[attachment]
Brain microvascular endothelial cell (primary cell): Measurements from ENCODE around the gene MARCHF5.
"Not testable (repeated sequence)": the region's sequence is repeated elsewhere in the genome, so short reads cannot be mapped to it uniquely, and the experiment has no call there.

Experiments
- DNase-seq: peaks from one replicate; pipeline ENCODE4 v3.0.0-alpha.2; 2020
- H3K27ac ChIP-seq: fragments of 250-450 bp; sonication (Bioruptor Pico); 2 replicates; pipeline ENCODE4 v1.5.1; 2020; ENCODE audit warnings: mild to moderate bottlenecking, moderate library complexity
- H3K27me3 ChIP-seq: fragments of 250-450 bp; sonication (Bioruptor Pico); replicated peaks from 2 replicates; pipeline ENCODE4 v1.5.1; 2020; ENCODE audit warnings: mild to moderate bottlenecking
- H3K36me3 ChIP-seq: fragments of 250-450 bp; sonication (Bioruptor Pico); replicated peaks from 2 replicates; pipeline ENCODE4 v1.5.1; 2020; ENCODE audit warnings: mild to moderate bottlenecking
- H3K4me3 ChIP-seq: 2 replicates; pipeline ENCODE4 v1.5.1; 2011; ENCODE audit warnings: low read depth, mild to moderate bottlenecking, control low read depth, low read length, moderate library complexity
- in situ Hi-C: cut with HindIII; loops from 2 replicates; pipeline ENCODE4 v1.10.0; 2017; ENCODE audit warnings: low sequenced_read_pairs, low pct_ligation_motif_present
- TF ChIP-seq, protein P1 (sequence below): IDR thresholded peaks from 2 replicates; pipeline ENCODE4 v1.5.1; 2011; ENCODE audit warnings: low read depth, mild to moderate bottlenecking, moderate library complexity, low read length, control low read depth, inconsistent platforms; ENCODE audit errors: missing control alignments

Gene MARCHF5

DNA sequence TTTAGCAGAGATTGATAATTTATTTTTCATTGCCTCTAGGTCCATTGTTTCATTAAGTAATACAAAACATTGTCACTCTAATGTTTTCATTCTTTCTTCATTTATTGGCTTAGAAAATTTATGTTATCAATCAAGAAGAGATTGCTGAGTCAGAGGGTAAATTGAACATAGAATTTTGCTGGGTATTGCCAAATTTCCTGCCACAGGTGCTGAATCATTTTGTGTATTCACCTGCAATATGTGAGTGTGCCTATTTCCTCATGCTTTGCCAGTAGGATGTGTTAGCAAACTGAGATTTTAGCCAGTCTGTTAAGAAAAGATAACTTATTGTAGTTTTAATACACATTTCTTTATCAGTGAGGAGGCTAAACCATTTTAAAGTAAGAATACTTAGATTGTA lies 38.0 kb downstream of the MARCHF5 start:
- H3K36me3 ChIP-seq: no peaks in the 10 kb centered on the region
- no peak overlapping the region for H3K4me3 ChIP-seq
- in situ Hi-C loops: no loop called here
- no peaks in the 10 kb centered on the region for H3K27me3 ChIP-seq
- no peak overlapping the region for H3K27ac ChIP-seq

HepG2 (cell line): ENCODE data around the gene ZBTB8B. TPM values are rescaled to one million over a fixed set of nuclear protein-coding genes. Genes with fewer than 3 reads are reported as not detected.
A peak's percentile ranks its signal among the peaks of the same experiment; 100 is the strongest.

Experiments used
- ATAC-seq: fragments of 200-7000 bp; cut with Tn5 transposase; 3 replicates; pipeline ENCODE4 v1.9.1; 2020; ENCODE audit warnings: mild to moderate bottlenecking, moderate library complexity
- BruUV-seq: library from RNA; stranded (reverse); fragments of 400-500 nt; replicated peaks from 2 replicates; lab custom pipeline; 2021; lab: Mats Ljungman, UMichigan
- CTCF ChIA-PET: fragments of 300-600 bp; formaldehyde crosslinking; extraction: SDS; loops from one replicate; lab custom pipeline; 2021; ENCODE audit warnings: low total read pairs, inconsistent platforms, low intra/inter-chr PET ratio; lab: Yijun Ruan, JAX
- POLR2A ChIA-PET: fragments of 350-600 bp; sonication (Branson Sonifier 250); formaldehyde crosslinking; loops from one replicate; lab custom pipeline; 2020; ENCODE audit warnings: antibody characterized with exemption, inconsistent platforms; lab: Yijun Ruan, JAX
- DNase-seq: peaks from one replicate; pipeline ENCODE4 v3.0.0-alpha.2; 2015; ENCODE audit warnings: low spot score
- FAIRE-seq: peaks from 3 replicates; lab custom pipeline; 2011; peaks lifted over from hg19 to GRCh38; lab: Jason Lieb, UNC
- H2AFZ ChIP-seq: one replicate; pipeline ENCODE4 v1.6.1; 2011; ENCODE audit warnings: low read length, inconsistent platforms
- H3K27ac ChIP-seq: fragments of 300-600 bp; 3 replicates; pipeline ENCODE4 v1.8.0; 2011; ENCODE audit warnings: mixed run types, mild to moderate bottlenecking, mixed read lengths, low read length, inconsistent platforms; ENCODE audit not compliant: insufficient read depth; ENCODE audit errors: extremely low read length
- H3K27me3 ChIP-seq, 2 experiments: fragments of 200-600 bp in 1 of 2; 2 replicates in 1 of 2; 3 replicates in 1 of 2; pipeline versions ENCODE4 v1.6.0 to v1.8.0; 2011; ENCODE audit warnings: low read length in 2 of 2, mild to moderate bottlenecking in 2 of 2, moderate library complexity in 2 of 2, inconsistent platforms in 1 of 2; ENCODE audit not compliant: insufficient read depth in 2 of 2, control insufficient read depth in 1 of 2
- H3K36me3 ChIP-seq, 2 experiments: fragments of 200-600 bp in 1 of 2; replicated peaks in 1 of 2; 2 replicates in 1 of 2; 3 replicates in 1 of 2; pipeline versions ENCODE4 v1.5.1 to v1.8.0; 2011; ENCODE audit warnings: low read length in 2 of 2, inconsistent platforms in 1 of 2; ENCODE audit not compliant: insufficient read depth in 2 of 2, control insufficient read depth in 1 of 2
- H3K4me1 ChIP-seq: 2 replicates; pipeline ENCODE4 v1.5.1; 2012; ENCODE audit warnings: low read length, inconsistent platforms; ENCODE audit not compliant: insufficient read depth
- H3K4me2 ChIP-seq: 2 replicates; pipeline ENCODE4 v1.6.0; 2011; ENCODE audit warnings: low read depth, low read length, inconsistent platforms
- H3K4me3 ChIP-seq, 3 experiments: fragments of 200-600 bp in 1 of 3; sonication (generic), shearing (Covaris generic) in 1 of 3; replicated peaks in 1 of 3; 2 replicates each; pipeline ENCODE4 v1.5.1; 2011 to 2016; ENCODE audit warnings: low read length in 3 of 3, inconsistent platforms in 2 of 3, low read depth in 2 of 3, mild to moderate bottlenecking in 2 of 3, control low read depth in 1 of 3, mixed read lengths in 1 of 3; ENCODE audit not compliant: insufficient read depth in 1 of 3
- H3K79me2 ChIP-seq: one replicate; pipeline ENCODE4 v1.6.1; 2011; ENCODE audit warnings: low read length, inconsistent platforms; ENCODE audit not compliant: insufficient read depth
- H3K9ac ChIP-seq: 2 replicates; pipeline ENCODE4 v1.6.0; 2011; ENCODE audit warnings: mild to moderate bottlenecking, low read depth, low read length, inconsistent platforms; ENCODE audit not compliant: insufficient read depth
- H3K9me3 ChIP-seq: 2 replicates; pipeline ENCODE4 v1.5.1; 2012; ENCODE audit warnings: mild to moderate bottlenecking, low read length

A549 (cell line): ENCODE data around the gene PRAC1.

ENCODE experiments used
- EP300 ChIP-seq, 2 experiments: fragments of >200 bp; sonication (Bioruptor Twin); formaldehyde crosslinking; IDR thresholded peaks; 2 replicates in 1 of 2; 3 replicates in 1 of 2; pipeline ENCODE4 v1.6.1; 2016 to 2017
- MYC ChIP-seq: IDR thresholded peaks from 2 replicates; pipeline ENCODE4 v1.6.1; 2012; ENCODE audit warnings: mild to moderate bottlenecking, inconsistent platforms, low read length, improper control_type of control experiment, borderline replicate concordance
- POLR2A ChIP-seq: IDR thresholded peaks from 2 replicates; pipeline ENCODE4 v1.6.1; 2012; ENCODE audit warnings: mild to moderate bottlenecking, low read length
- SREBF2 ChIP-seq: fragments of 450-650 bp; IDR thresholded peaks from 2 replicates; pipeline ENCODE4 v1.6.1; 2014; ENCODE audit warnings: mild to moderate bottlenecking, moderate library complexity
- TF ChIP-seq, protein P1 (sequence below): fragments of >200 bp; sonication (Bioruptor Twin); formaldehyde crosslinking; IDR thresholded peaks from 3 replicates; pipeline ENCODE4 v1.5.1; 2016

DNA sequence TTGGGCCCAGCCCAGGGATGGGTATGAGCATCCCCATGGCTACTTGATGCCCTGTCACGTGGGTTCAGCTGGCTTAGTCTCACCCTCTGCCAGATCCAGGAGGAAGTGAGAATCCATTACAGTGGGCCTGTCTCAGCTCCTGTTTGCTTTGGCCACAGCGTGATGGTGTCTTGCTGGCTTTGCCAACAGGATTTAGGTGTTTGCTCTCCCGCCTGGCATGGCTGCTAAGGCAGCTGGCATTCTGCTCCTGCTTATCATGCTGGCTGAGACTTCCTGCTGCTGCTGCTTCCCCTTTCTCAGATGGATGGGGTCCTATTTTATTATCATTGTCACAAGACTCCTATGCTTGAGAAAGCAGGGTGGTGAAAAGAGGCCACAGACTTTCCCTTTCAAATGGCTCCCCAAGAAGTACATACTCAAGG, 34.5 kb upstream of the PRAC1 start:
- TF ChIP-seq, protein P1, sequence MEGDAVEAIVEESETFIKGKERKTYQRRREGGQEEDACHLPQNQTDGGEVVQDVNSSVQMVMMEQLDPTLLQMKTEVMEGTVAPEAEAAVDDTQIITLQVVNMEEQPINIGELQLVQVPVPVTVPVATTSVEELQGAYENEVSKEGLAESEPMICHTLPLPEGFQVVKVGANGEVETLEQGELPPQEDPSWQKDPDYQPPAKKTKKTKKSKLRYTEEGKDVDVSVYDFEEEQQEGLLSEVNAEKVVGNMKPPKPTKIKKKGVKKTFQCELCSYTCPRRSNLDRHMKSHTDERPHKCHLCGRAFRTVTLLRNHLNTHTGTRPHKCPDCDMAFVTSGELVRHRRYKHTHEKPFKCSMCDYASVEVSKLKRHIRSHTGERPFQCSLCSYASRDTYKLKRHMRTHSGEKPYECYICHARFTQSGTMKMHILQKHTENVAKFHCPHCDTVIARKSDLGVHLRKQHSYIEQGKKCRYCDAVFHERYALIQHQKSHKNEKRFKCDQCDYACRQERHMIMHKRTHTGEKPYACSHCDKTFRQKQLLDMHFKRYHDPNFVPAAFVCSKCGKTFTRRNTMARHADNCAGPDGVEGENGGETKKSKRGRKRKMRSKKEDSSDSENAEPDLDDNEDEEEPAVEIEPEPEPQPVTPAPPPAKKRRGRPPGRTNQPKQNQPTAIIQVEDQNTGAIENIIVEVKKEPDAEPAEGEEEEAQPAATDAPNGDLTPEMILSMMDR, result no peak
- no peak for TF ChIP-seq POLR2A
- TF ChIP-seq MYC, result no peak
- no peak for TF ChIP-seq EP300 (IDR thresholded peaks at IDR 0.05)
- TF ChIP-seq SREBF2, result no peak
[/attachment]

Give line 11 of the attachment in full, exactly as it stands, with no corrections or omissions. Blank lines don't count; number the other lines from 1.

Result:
Gene MARCHF5